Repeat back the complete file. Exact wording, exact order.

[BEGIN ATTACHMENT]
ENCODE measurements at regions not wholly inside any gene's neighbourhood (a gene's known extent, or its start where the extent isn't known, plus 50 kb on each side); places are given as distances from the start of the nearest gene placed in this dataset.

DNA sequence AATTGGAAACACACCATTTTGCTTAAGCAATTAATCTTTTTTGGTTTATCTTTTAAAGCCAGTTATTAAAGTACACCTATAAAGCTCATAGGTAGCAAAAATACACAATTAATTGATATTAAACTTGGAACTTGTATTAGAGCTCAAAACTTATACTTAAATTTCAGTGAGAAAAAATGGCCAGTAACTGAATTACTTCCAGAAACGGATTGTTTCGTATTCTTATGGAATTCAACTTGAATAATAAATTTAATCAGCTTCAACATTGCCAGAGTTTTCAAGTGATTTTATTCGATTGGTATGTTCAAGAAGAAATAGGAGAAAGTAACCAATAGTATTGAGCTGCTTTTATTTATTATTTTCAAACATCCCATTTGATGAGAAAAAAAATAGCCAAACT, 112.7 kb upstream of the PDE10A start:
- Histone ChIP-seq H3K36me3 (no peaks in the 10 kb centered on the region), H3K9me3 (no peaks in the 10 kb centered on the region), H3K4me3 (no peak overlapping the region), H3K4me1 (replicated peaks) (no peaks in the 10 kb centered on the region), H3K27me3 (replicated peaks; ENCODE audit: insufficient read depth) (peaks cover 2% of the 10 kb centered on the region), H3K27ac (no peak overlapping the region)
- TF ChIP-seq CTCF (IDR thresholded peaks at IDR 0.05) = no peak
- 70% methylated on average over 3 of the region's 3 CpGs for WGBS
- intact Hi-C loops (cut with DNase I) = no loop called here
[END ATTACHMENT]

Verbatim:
ENCODE measurements at regions not wholly inside any gene's neighbourhood (a gene's known extent, or its start where the extent isn't known, plus 50 kb on each side); places are given as distances from the start of the nearest gene placed in this dataset.

DNA sequence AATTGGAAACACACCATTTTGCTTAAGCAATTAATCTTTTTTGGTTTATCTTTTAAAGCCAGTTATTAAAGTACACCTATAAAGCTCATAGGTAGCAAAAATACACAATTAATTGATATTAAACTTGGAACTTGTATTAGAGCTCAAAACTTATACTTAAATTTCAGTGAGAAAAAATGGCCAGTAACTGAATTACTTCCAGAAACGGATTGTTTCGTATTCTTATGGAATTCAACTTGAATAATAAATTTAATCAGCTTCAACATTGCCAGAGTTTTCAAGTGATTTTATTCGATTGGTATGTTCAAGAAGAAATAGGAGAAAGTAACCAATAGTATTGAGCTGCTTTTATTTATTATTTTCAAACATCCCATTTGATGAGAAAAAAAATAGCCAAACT, 112.7 kb upstream of the PDE10A start:
- Histone ChIP-seq H3K36me3 (no peaks in the 10 kb centered on the region), H3K9me3 (no peaks in the 10 kb centered on the region), H3K4me3 (no peak overlapping the region), H3K4me1 (replicated peaks) (no peaks in the 10 kb centered on the region), H3K27me3 (replicated peaks; ENCODE audit: insufficient read depth) (peaks cover 2% of the 10 kb centered on the region), H3K27ac (no peak overlapping the region)
- TF ChIP-seq CTCF (IDR thresholded peaks at IDR 0.05) = no peak
- 70% methylated on average over 3 of the region's 3 CpGs for WGBS
- intact Hi-C loops (cut with DNase I) = no loop called here